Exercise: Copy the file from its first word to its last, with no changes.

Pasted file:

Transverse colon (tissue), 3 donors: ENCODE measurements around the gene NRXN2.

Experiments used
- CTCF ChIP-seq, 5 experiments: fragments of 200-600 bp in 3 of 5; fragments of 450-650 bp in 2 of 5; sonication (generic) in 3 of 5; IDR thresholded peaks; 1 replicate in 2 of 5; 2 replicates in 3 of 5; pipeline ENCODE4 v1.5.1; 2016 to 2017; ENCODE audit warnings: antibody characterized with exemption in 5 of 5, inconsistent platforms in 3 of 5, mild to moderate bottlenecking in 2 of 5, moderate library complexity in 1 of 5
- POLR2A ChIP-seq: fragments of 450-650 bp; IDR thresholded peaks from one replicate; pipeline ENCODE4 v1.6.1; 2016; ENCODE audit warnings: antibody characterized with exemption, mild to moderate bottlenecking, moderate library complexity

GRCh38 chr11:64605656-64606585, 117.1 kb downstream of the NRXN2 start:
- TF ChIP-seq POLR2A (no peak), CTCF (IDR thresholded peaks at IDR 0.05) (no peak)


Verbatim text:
Transverse colon (tissue), 3 donors: ENCODE measurements around the gene NRXN2.

Experiments used
- CTCF ChIP-seq, 5 experiments: fragments of 200-600 bp in 3 of 5; fragments of 450-650 bp in 2 of 5; sonication (generic) in 3 of 5; IDR thresholded peaks; 1 replicate in 2 of 5; 2 replicates in 3 of 5; pipeline ENCODE4 v1.5.1; 2016 to 2017; ENCODE audit warnings: antibody characterized with exemption in 5 of 5, inconsistent platforms in 3 of 5, mild to moderate bottlenecking in 2 of 5, moderate library complexity in 1 of 5
- POLR2A ChIP-seq: fragments of 450-650 bp; IDR thresholded peaks from one replicate; pipeline ENCODE4 v1.6.1; 2016; ENCODE audit warnings: antibody characterized with exemption, mild to moderate bottlenecking, moderate library complexity

GRCh38 chr11:64605656-64606585, 117.1 kb downstream of the NRXN2 start:
- TF ChIP-seq POLR2A (no peak), CTCF (IDR thresholded peaks at IDR 0.05) (no peak)